It seems that, as Benny is showing us, the easiest way to learn a new language is to go to a new country and just start talking to people in it as quickly as possible. The racing heart beat and clamoring for words communicates, without a shadow of a doubt, that this is important and demands more brain power.

Doing It Everyday does the same thing. It identifies an activity as worthy of mental processing, even when you aren't actively engaged in it. As a result, your improvement begins to feel magical and unstoppable.

To focus on the doing. I never liked the idea of "routines" growing up - they seemed to take the fun out of life. But lately, I've noticed that when I leave my days up in the air, I spend a lot of time figuring out what to do and a lot less actually doing anything.

When you simply decide to do something everyday, you stop worrying about the petty things and focus on what actually matters - your work, your new hobby or your workout.

Now, I'd rather be spontaneous within doing something than in what to do.

So that I can take risks. I only post an article on the Tumble Blog twice a week, but I write for it everyday. So, if I want to try out a new writing technique or write about something I know I would never post, I can do it without worrying.

Doing something constantly creates real abundance, so you can feel free to explore around in it.

To figure out what I like. The ultimate risk, of course, is starting at all - which is part of why many people never even give what they'd love to do a try.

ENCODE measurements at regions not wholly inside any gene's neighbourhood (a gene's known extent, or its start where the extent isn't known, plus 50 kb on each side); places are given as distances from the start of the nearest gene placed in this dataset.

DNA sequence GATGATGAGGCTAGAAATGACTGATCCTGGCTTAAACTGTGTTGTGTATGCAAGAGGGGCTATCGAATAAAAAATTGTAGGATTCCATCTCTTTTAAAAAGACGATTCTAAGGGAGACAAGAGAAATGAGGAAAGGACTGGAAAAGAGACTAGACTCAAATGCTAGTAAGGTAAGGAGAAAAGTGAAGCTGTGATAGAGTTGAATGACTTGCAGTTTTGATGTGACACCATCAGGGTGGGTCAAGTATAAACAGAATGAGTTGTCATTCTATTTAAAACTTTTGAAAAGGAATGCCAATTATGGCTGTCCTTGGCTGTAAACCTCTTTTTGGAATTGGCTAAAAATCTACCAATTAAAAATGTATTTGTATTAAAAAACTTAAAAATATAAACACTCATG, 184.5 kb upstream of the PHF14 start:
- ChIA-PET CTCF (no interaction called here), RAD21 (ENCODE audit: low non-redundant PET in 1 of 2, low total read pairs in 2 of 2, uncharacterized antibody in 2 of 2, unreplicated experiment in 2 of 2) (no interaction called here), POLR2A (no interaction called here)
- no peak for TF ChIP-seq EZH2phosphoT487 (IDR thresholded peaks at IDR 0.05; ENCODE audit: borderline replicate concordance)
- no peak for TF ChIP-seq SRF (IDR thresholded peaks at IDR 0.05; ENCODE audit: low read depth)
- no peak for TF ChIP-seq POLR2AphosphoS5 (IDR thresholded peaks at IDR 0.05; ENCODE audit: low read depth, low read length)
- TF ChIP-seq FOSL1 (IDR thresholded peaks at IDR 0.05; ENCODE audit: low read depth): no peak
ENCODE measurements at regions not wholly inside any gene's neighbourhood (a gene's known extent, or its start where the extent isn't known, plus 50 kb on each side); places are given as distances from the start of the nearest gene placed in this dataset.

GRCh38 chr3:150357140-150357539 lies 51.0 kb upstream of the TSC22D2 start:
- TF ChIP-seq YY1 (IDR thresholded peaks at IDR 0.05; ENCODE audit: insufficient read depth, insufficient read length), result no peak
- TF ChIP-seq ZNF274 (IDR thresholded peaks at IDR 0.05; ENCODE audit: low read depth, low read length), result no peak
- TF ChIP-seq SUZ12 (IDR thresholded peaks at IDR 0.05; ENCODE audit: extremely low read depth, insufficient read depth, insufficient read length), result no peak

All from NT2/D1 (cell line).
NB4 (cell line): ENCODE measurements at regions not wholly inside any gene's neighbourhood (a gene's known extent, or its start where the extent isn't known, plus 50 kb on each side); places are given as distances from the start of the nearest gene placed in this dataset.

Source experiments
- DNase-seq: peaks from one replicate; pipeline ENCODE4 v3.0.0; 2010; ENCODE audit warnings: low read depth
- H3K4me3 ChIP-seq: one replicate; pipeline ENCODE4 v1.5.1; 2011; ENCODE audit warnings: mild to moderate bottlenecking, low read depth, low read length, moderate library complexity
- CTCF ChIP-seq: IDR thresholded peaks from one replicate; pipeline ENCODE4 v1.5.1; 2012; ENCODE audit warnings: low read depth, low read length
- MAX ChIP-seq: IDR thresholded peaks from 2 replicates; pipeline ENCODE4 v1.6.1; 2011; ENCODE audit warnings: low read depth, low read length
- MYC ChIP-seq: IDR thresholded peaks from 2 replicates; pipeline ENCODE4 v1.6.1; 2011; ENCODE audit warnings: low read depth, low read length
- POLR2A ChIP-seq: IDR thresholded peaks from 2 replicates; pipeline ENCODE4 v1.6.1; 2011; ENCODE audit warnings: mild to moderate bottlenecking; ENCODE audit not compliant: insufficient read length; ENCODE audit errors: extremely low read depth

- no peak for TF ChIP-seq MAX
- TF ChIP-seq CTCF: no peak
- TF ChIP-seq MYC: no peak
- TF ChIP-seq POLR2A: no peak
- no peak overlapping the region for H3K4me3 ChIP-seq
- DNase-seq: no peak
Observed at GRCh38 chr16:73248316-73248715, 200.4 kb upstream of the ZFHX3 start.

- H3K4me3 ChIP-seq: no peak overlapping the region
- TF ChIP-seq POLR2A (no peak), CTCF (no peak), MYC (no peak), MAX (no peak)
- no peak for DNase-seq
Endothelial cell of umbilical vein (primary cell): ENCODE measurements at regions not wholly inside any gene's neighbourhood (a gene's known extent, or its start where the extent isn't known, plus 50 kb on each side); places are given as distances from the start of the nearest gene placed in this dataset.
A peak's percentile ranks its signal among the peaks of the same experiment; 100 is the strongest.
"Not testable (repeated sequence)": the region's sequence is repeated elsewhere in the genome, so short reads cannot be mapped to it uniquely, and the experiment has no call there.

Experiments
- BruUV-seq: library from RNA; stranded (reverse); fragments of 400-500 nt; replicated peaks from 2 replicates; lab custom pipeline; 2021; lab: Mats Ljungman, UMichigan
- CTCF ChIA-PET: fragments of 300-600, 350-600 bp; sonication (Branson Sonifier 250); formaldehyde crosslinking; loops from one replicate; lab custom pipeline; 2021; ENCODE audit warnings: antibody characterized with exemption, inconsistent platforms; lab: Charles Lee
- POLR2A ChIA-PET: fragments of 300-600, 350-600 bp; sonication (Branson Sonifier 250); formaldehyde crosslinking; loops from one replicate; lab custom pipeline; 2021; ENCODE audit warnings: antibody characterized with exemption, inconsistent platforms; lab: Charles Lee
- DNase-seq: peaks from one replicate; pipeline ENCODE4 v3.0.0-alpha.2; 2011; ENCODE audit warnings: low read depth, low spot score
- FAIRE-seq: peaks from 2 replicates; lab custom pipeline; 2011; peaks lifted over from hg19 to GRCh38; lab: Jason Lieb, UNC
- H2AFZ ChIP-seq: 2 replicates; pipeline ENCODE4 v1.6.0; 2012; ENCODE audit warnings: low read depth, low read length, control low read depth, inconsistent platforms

Doing something everyday means you can start small and work your way up.

Even more important, it makes it extremely clear, extremely quickly whether you actually like doing something or just like the idea of doing it.

Instead of entertaining the idea of biking cross-country for 5 years, just get out and start biking a bit more everyday. It's easy and helps you refine what you want.

We are what we do everyday. What we consider ourselves to be is important. Another way to put this is our identity - what we identify ourselves with.

I am a programmer. I've done it just about everyday since I was 12. When I code, I am in control and confident.

I am not a dancer. I had to be forced to watch my sister dance (though she was damn good!) as a kid and have only recently even found it interesting to watch. When I dance, I flail.

I am becoming a writer. It too is only a recent interest of mine, but it's startling how fast you can identify with something when you do it everyday. It becomes a part of you, you grow more confident in it and become aware of what you need to do to improve.

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If you keep kicking yourself every time you realize you've really been meaning to get into ________ but for some reason haven't, then you're an excellent candidate for Doing It Everyday.

If that feels unthinkably challenging and impossible to fit into your schedule, check out our post on how to make doing it everyday easy!